On 6th March, 1908, three armed men entered the bank, but escaped empty handed when Pati shot one the men who later died in hospital. Pati began to receive more death threats, including one note that said he would be cut-up like the victim of the ‘Barrel Murder’ several years ago.
Pati was forced to close the bank, just two weeks later, after he learned a group of men had attempted to set fire to his family home in Brooklyn. He pinned a note to the front of the bank reading:
The clientele of the this bank be calm and trustworthy, as the banker, Pasquale Pati, has long been obliged to absent himself to protect his existence and family. He has been molested and threatened and will be back soon. He possesses 45 houses and $100,000 life insurance and has bonds of $15,000 with the State of New York
A crowd ‘that packed Elizabeth Street from Houston to Prince Street’ began to rush towards the next largest Italian bank, F. Acritelli & Son, 239 Elizabeth Street, which was then also forced to close. A police guard was provided for both banks.
Three days later, after Pati had not reappeared, the director of the Italian Chamber of Commerce was appointed receiver of the bank by the United States Circuit Court. Pati, who had built his business over seventeen years, starting as a cobbler before moving into grocery and real estate was a ruined man.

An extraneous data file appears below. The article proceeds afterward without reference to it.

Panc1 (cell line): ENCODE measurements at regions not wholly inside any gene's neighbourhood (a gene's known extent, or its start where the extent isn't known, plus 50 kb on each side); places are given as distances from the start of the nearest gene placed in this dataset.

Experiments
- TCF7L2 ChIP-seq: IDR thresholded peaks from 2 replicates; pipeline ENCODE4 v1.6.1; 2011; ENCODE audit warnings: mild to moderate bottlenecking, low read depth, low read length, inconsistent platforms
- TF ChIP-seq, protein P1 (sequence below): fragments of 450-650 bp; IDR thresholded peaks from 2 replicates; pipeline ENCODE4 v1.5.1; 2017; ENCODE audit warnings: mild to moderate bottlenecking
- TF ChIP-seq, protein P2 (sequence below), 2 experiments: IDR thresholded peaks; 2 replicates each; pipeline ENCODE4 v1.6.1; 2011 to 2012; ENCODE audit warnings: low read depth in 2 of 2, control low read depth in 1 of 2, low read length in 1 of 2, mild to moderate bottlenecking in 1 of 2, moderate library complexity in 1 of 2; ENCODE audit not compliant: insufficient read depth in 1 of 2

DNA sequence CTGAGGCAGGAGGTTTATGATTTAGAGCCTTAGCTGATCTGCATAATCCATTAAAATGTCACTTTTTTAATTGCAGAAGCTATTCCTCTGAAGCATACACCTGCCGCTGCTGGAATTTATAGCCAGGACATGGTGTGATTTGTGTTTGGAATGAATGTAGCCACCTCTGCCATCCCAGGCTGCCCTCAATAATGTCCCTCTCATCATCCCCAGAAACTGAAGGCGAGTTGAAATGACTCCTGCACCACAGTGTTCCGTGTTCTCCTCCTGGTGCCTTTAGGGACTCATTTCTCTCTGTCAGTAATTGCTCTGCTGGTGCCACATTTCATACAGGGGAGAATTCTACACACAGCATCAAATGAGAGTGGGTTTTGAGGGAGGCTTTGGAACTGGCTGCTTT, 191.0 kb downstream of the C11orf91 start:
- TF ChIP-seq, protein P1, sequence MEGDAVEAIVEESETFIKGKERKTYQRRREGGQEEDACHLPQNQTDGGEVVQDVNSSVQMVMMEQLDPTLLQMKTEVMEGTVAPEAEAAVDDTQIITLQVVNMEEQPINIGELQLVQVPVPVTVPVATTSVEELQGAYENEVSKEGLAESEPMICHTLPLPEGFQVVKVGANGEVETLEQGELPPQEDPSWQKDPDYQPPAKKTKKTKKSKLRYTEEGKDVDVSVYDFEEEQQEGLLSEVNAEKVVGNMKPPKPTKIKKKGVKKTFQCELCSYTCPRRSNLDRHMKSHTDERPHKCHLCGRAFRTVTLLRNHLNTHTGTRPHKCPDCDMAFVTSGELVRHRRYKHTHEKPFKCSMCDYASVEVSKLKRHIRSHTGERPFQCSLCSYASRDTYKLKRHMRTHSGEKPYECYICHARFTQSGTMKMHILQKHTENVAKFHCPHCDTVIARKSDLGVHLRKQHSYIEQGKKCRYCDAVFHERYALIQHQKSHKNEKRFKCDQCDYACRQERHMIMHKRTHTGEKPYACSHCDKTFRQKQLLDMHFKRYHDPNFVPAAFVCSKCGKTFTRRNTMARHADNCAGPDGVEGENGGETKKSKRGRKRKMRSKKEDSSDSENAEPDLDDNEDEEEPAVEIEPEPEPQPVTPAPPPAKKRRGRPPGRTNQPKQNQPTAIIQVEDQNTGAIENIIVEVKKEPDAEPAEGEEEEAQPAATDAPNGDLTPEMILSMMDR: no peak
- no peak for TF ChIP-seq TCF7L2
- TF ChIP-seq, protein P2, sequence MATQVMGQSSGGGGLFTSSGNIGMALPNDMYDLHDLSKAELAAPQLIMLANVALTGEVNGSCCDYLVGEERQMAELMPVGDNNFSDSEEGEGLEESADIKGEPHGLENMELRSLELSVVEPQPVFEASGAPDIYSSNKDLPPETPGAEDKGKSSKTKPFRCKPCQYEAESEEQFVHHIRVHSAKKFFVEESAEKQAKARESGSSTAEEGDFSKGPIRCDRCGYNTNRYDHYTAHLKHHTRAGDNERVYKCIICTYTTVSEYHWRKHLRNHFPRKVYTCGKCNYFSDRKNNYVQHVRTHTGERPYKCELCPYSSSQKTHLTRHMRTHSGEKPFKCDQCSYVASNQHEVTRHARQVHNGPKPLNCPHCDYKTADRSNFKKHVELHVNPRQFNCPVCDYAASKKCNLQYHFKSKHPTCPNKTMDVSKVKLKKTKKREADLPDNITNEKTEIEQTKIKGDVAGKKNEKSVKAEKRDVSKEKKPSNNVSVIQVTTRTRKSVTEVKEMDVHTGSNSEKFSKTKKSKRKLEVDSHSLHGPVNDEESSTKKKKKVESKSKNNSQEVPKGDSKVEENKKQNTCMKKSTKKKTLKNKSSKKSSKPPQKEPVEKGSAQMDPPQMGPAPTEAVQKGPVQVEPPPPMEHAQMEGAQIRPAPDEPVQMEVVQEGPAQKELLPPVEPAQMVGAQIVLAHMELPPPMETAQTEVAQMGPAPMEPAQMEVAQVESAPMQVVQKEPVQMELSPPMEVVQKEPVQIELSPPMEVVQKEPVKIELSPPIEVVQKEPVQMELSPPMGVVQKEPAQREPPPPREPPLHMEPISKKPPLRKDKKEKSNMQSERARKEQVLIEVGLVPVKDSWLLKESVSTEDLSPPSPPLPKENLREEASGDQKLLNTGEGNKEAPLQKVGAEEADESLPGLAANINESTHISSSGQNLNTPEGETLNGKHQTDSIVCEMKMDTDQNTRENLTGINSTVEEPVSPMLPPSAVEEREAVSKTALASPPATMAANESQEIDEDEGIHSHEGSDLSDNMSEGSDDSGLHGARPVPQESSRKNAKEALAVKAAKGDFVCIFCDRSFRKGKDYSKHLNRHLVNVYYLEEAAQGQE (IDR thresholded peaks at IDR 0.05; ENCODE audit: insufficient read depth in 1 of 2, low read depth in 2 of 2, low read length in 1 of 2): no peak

In February 1908, 500 Italians held a mass meeting at the office of Bollettino della Sera, an Italian newspaper edited by Frank L. Frugone. The speakers ridiculed the Black Hand, saying it only existed in Sicily and was a mild form of the Mafia. Frank Frugone was elected president of a new organisation called The Italian Vigiliance Protective Association. A memorial was prepared by the group to petition the Italian Government, stating that all prefects and priests in Italy, and Royal Commissioners on the emigrant boats, be instructed to request the people not to carry arms when coming to America.
The ‘Bollettino della Sera’ was very critical of the American press and its willingness to publicise Black Hand crimes, which seemed merely to augment the epidemic.
Robert Park, wrote the following in his 1921 publication, ‘Old World Traits Transplanted’:
The Italian press got as much news value as possible out of the situation, and threw the blame on the Americans, claiming that they admitted too many Italian criminals, and that the American police and court systems were defective in comparison with the Italian … The Italian papers protested violently against the blackening of the Italian name. The Bollettino claimed that ‘the fear of the Mafia is in great part a product of the reporter’s fancy.’. The Bollettino resented the fact that ‘that odious word ‘mafia’ is continually thrown in our faces’